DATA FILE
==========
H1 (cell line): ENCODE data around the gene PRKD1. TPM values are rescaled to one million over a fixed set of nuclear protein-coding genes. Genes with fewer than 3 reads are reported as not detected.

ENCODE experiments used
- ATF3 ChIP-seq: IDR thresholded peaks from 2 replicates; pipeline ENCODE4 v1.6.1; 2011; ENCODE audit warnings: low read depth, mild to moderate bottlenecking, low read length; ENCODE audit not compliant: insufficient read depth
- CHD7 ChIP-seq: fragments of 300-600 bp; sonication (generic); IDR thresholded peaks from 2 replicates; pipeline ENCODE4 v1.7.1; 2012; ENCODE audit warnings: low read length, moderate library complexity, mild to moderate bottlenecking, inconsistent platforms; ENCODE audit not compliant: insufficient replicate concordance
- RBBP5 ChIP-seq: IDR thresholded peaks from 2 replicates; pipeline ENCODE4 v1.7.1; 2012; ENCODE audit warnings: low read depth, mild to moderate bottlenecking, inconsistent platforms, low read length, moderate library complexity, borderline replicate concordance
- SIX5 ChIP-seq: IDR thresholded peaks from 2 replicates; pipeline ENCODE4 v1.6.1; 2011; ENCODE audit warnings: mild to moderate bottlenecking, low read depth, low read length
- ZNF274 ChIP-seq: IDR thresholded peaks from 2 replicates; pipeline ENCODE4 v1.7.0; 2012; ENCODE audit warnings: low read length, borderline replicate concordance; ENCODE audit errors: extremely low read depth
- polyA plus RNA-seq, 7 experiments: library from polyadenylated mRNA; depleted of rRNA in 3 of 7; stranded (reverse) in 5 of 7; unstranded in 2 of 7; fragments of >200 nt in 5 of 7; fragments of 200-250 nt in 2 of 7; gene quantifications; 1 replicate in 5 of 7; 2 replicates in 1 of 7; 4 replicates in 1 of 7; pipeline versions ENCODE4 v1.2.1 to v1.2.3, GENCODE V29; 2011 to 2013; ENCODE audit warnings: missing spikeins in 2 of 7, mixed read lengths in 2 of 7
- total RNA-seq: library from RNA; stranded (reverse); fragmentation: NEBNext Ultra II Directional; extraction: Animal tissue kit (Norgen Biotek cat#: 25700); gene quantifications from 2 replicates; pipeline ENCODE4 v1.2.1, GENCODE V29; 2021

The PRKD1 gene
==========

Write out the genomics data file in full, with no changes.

H1 (cell line): ENCODE data around the gene PRKD1. TPM values are rescaled to one million over a fixed set of nuclear protein-coding genes. Genes with fewer than 3 reads are reported as not detected.

ENCODE experiments used
- ATF3 ChIP-seq: IDR thresholded peaks from 2 replicates; pipeline ENCODE4 v1.6.1; 2011; ENCODE audit warnings: low read depth, mild to moderate bottlenecking, low read length; ENCODE audit not compliant: insufficient read depth
- CHD7 ChIP-seq: fragments of 300-600 bp; sonication (generic); IDR thresholded peaks from 2 replicates; pipeline ENCODE4 v1.7.1; 2012; ENCODE audit warnings: low read length, moderate library complexity, mild to moderate bottlenecking, inconsistent platforms; ENCODE audit not compliant: insufficient replicate concordance
- RBBP5 ChIP-seq: IDR thresholded peaks from 2 replicates; pipeline ENCODE4 v1.7.1; 2012; ENCODE audit warnings: low read depth, mild to moderate bottlenecking, inconsistent platforms, low read length, moderate library complexity, borderline replicate concordance
- SIX5 ChIP-seq: IDR thresholded peaks from 2 replicates; pipeline ENCODE4 v1.6.1; 2011; ENCODE audit warnings: mild to moderate bottlenecking, low read depth, low read length
- ZNF274 ChIP-seq: IDR thresholded peaks from 2 replicates; pipeline ENCODE4 v1.7.0; 2012; ENCODE audit warnings: low read length, borderline replicate concordance; ENCODE audit errors: extremely low read depth
- polyA plus RNA-seq, 7 experiments: library from polyadenylated mRNA; depleted of rRNA in 3 of 7; stranded (reverse) in 5 of 7; unstranded in 2 of 7; fragments of >200 nt in 5 of 7; fragments of 200-250 nt in 2 of 7; gene quantifications; 1 replicate in 5 of 7; 2 replicates in 1 of 7; 4 replicates in 1 of 7; pipeline versions ENCODE4 v1.2.1 to v1.2.3, GENCODE V29; 2011 to 2013; ENCODE audit warnings: missing spikeins in 2 of 7, mixed read lengths in 2 of 7
- total RNA-seq: library from RNA; stranded (reverse); fragmentation: NEBNext Ultra II Directional; extraction: Animal tissue kit (Norgen Biotek cat#: 25700); gene quantifications from 2 replicates; pipeline ENCODE4 v1.2.1, GENCODE V29; 2021

The PRKD1 gene